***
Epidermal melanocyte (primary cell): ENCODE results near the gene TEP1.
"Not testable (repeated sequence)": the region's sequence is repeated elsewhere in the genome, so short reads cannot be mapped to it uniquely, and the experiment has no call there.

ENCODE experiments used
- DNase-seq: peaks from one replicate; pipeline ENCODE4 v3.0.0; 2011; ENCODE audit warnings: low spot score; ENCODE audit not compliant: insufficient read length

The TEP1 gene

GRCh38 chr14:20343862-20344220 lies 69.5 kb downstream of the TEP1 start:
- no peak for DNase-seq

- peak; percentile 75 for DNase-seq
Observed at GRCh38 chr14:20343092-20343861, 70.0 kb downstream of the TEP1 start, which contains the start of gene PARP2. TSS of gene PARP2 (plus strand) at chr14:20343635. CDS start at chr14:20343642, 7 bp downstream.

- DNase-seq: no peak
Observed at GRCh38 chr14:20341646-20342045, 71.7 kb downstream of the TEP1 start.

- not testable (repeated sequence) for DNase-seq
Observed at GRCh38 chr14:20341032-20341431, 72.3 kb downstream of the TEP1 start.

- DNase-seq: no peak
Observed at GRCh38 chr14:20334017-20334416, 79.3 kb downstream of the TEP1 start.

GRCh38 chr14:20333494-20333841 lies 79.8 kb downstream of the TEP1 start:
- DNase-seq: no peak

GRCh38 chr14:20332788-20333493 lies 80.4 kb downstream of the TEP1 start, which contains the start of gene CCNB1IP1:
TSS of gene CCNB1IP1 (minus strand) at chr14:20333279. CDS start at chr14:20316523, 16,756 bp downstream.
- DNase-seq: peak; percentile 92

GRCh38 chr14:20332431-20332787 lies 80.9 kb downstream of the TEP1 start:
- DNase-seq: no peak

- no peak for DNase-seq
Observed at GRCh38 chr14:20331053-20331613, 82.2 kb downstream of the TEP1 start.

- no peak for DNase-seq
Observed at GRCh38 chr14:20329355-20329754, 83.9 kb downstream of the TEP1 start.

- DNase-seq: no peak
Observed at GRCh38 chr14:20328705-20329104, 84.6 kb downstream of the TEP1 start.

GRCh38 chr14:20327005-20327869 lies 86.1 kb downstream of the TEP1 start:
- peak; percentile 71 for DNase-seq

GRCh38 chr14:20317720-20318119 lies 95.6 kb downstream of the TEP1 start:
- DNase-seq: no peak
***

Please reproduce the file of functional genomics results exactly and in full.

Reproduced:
Epidermal melanocyte (primary cell): ENCODE results near the gene TEP1.
"Not testable (repeated sequence)": the region's sequence is repeated elsewhere in the genome, so short reads cannot be mapped to it uniquely, and the experiment has no call there.

ENCODE experiments used
- DNase-seq: peaks from one replicate; pipeline ENCODE4 v3.0.0; 2011; ENCODE audit warnings: low spot score; ENCODE audit not compliant: insufficient read length

The TEP1 gene

GRCh38 chr14:20343862-20344220 lies 69.5 kb downstream of the TEP1 start:
- no peak for DNase-seq

- peak; percentile 75 for DNase-seq
Observed at GRCh38 chr14:20343092-20343861, 70.0 kb downstream of the TEP1 start, which contains the start of gene PARP2. TSS of gene PARP2 (plus strand) at chr14:20343635. CDS start at chr14:20343642, 7 bp downstream.

- DNase-seq: no peak
Observed at GRCh38 chr14:20341646-20342045, 71.7 kb downstream of the TEP1 start.

- not testable (repeated sequence) for DNase-seq
Observed at GRCh38 chr14:20341032-20341431, 72.3 kb downstream of the TEP1 start.

- DNase-seq: no peak
Observed at GRCh38 chr14:20334017-20334416, 79.3 kb downstream of the TEP1 start.

GRCh38 chr14:20333494-20333841 lies 79.8 kb downstream of the TEP1 start:
- DNase-seq: no peak

GRCh38 chr14:20332788-20333493 lies 80.4 kb downstream of the TEP1 start, which contains the start of gene CCNB1IP1:
TSS of gene CCNB1IP1 (minus strand) at chr14:20333279. CDS start at chr14:20316523, 16,756 bp downstream.
- DNase-seq: peak; percentile 92

GRCh38 chr14:20332431-20332787 lies 80.9 kb downstream of the TEP1 start:
- DNase-seq: no peak

- no peak for DNase-seq
Observed at GRCh38 chr14:20331053-20331613, 82.2 kb downstream of the TEP1 start.

- no peak for DNase-seq
Observed at GRCh38 chr14:20329355-20329754, 83.9 kb downstream of the TEP1 start.

- DNase-seq: no peak
Observed at GRCh38 chr14:20328705-20329104, 84.6 kb downstream of the TEP1 start.

GRCh38 chr14:20327005-20327869 lies 86.1 kb downstream of the TEP1 start:
- peak; percentile 71 for DNase-seq

GRCh38 chr14:20317720-20318119 lies 95.6 kb downstream of the TEP1 start:
- DNase-seq: no peak